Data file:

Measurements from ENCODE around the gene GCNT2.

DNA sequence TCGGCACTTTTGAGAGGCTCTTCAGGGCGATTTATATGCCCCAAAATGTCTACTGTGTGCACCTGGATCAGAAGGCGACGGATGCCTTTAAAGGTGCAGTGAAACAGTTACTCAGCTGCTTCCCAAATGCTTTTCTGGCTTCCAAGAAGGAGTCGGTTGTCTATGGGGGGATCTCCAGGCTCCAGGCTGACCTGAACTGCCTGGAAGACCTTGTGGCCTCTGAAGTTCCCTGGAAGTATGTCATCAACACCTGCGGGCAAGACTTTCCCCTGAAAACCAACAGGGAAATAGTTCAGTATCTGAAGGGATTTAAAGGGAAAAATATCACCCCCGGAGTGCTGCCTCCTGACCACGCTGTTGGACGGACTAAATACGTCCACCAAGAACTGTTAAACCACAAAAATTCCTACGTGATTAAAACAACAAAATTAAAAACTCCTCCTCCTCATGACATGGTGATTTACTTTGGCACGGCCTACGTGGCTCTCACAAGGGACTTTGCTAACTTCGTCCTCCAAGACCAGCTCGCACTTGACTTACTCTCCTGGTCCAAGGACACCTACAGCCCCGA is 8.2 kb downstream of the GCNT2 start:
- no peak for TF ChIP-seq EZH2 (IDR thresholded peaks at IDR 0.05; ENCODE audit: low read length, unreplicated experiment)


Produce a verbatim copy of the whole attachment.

Measurements from ENCODE around the gene GCNT2.

DNA sequence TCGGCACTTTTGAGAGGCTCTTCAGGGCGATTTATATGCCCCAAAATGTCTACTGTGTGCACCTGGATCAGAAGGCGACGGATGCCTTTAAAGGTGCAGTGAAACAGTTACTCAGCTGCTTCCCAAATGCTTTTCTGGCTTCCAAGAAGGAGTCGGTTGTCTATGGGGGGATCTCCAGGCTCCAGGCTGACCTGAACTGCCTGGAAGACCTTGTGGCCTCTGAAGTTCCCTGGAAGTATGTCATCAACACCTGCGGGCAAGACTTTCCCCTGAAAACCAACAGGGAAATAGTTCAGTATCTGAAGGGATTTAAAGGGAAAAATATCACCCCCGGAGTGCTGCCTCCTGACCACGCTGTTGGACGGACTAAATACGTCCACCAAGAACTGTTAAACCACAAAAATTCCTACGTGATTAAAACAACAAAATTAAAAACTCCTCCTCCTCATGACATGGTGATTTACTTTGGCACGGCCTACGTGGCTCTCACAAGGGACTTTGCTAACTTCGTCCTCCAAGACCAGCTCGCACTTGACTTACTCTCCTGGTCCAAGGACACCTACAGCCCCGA is 8.2 kb downstream of the GCNT2 start:
- no peak for TF ChIP-seq EZH2 (IDR thresholded peaks at IDR 0.05; ENCODE audit: low read length, unreplicated experiment)